What You Need To Know About CDC Director Rachelle Walensky's COVID-19 Diagnosis

While the world seems to be slipping back into a pre-pandemic mode, COVID-19 has not gone away. With vaccines readily available and multiple boosters approved by the FDA, we are much better off than when the disease was first discovered. 

Depending on your age and pre-existing health conditions, the coronavirus can affect your body differently. Even those who have had COVID-19 can benefit from vaccinations, boosters, and common sense practices to reduce the risks of getting sick, like consistent handwashing. Although it is quite possible to get COVID-19 after getting vaccinations, these "breakthrough" cases tend to be mild and prevent many people from contracting serious symptoms, according to the American Medical Association.

The CDC has advised the American public on steps to take while existing alongside the coronavirus. Now, its leader has been diagnosed with COVID-19. CDC Director Rachelle Walensky was diagnosed with the disease on Oct. 21, 2022, according to CNN, proving that breakthrough cases are not as rare as you may think.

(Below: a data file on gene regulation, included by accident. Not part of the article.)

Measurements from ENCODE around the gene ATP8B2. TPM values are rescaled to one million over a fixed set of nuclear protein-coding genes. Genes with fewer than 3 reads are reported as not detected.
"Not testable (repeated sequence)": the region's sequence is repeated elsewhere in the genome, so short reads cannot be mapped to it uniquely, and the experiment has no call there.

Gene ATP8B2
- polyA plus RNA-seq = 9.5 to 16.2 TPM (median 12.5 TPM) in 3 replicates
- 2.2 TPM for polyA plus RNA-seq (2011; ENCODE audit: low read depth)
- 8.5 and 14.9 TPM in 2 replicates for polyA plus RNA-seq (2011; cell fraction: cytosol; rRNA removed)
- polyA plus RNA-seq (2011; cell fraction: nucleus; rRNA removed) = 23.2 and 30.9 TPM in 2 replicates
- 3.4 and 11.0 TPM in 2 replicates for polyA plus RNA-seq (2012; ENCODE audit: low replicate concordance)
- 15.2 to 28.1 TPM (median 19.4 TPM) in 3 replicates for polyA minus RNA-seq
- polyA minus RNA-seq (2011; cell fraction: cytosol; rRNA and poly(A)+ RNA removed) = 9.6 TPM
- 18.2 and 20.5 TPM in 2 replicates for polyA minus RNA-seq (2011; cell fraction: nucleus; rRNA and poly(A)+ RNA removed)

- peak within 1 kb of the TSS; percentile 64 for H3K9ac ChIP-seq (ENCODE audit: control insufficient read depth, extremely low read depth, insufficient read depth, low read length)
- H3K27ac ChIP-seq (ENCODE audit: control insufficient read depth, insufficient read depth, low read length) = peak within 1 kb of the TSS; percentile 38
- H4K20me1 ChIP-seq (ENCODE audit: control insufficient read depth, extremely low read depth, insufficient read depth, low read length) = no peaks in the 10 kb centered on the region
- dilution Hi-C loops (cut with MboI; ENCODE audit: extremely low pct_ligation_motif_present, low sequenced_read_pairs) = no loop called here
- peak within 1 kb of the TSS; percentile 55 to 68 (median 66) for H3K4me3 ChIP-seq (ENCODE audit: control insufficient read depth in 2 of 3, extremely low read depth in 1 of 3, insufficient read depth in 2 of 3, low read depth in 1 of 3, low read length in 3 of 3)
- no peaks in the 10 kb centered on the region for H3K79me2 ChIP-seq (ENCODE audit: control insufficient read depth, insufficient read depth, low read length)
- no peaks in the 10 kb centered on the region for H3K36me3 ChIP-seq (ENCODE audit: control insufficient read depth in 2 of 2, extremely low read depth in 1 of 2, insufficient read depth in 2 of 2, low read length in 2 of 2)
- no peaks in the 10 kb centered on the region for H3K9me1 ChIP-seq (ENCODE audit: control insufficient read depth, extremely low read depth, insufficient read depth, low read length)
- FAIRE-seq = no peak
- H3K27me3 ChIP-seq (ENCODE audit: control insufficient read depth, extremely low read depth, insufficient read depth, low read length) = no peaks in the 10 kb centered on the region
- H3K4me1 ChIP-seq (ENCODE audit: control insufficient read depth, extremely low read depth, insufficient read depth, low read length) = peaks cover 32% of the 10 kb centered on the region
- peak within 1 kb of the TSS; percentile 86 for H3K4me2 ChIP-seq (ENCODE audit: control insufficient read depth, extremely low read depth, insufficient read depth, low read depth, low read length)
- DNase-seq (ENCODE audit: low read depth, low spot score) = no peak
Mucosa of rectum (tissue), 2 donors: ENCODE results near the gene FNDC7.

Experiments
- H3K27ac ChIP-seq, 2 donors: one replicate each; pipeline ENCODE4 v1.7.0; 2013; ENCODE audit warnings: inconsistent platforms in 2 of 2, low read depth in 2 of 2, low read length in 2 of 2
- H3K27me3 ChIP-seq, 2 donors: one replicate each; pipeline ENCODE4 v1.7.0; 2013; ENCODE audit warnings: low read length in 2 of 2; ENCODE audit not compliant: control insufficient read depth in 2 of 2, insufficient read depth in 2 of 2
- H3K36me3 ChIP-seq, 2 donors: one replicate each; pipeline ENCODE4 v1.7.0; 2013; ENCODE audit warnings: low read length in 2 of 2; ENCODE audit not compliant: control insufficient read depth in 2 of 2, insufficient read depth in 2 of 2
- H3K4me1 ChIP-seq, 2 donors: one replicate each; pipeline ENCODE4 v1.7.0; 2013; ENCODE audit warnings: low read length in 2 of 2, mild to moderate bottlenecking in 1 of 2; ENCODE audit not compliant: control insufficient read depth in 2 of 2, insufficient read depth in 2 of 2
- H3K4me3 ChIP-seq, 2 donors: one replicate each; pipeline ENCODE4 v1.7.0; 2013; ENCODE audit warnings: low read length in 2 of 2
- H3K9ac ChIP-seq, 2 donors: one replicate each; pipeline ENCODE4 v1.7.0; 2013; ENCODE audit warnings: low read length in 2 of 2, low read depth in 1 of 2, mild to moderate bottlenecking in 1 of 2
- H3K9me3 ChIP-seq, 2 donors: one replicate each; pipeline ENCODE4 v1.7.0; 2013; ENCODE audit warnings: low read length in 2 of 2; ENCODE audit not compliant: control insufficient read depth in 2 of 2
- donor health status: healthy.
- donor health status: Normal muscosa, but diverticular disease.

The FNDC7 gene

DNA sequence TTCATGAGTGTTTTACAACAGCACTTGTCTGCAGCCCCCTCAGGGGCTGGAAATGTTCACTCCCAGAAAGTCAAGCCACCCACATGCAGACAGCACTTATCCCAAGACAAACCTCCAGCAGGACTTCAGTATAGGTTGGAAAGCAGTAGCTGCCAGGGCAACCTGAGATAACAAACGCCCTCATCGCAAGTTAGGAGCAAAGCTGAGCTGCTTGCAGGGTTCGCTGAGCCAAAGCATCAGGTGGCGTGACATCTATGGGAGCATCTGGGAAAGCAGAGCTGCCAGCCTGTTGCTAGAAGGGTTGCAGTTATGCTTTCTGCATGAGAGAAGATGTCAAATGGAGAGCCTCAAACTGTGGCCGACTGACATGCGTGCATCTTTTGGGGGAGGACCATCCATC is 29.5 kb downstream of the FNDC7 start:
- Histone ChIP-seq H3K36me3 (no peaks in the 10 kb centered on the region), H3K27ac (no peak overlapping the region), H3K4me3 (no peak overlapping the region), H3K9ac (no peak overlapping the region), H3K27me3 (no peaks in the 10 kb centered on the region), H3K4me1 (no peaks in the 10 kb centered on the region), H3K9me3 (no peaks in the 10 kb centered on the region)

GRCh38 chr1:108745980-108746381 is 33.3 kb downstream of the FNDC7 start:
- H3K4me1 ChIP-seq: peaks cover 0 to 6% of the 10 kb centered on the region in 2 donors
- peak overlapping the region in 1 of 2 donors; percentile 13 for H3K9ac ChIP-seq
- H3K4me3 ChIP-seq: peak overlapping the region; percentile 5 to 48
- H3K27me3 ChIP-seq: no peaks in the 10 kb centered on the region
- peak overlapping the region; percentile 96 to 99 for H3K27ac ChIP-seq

CDC Director Dr. Walensky is experiencing mild COVID-19 symptoms

The CDC announced that its director, Dr. Rachelle Walensky, tested positive for COVID-19 on Oct. 21, 2022. According to a statement from the organization, she is experiencing mild symptoms and is still able to participate in meetings virtually. Following CDC protocols, close contacts and other CDC senior officials have been notified about possible exposure, according to the organization. Meanwhile, its director will be working remotely during her isolation period.

The news of Dr. Walensky's health comes months after President Joe Biden's COVID-19 diagnosis in July. The president experienced "very mild" symptoms, according to the White House. The administration attributed the president's good health to his updated vaccinations.

The CDC has highlighted Dr. Walensky's vaccine status as well. The CDC director tweeted about respiratory illnesses in general on Oct. 21, pushing for both COVID-19 and flu vaccinations. Though she did not directly acknowledge her COVID-19 diagnosis, she recommended preventative measures.

"Get an updated COVID-19 vaccine & get your annual flu vaccine, Stay home if you are sick, Practice good hand hygiene," the CDC director wrote alongside illustrative emojis.

Here's hoping she has a speedy recovery.